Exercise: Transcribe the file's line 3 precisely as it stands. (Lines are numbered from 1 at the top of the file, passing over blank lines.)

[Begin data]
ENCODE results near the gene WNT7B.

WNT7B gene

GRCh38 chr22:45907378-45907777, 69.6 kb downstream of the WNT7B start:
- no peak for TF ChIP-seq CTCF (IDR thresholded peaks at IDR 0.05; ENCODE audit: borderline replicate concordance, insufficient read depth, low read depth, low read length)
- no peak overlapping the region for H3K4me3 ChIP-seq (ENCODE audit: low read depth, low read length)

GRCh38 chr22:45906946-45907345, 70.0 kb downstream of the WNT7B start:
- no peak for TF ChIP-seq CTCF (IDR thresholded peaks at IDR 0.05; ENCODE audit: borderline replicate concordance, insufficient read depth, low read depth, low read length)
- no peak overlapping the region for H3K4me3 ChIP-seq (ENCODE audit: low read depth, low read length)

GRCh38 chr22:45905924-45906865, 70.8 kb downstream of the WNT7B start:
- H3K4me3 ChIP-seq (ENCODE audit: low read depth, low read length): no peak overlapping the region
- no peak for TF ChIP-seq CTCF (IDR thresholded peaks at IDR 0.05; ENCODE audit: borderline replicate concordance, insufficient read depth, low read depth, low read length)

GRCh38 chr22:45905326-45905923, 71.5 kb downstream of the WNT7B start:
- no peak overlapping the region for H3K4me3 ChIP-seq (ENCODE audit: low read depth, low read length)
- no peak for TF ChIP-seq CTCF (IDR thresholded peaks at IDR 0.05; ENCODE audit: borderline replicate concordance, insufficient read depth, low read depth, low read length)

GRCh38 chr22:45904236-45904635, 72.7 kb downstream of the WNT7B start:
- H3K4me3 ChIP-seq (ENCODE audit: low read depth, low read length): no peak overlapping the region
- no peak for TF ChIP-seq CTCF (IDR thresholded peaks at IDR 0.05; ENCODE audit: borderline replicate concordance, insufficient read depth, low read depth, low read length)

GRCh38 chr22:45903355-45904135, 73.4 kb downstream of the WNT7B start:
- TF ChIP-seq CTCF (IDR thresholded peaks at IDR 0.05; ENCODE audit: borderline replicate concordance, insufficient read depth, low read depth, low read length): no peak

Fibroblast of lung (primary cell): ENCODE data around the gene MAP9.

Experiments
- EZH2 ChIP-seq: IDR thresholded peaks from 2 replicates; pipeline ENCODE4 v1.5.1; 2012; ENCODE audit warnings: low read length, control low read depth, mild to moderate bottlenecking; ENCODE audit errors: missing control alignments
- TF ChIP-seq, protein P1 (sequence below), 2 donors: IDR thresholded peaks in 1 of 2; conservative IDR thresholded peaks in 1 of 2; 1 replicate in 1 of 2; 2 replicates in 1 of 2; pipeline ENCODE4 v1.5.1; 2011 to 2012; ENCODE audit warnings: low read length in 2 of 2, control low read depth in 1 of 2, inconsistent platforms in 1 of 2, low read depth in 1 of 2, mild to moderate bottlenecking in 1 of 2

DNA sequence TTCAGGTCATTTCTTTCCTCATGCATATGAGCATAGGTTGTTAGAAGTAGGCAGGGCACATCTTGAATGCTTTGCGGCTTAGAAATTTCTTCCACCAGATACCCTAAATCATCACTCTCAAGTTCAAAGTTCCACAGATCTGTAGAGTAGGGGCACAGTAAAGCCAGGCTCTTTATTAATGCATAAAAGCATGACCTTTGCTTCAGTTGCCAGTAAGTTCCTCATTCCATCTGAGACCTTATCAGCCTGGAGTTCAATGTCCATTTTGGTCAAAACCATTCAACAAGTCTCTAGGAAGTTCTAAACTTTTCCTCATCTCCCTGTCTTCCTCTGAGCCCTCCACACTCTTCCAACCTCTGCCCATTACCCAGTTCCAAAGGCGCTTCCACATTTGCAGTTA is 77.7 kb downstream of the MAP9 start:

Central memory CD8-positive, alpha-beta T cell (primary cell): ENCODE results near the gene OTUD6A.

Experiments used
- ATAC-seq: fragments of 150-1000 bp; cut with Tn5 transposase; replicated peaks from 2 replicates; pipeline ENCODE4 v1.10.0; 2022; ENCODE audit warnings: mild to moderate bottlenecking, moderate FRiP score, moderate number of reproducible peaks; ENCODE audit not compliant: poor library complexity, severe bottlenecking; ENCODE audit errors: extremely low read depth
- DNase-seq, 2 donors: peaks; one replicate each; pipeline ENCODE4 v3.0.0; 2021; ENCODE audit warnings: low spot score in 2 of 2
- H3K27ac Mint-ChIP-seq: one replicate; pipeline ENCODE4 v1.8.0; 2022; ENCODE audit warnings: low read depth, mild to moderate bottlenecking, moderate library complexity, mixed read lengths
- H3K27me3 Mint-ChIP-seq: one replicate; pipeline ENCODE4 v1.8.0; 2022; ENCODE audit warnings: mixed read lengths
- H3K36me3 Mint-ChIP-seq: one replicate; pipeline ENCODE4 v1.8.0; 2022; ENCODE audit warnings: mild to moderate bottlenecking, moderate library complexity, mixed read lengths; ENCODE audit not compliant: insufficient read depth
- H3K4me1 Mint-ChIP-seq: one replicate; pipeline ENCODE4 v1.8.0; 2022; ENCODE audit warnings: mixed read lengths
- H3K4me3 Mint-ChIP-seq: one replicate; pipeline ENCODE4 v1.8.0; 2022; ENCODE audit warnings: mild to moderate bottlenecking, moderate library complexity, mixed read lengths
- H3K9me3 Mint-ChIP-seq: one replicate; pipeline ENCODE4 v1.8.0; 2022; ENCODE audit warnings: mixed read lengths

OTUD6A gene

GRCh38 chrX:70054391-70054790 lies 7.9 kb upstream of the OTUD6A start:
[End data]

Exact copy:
GRCh38 chr22:45907378-45907777, 69.6 kb downstream of the WNT7B start: